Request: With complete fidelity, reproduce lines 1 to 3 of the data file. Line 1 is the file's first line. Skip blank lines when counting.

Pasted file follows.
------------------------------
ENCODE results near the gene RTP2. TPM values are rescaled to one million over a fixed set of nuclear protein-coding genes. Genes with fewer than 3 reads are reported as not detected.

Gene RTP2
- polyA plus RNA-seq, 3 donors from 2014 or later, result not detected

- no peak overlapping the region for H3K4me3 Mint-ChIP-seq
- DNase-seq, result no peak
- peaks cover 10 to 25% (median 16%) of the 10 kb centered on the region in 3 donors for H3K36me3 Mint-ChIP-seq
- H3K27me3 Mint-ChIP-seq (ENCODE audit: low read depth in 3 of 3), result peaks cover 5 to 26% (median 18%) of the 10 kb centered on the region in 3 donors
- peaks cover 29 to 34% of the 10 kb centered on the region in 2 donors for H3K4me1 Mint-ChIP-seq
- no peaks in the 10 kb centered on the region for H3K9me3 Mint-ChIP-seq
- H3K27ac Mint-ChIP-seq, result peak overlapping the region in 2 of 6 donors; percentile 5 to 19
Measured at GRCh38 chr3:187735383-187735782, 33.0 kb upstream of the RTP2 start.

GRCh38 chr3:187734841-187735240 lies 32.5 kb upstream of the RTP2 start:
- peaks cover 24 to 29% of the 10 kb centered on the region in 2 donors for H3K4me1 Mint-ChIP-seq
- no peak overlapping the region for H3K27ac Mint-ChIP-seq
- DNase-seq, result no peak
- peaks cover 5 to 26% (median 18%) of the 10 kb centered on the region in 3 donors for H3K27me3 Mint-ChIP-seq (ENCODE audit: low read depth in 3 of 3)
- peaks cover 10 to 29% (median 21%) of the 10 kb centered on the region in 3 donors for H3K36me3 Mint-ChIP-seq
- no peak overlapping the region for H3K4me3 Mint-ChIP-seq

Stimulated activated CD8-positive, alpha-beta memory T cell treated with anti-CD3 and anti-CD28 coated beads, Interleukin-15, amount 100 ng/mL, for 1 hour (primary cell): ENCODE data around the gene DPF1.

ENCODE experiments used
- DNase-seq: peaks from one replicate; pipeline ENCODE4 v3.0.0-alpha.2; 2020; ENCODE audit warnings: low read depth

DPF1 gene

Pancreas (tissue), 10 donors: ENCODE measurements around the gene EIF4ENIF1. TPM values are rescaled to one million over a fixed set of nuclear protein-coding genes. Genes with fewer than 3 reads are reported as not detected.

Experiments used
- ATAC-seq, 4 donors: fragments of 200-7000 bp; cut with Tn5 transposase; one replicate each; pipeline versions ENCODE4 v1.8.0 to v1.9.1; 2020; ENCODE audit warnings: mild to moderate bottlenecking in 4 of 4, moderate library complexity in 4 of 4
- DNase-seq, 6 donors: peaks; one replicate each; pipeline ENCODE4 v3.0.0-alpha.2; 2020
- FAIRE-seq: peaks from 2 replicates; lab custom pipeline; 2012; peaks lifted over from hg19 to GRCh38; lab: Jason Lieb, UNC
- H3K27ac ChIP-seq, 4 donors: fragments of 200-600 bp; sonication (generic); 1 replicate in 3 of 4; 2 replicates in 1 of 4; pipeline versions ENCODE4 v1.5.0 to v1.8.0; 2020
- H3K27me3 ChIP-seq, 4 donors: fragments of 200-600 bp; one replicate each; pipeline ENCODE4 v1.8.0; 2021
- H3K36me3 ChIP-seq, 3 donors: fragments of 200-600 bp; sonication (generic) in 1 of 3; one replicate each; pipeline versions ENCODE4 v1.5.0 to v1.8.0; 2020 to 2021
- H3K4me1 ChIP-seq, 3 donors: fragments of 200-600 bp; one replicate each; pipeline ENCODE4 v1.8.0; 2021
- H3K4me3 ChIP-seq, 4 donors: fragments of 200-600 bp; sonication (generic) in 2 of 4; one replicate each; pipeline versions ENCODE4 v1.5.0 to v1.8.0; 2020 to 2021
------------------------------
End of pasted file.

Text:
ENCODE results near the gene RTP2. TPM values are rescaled to one million over a fixed set of nuclear protein-coding genes. Genes with fewer than 3 reads are reported as not detected.

Gene RTP2
- polyA plus RNA-seq, 3 donors from 2014 or later, result not detected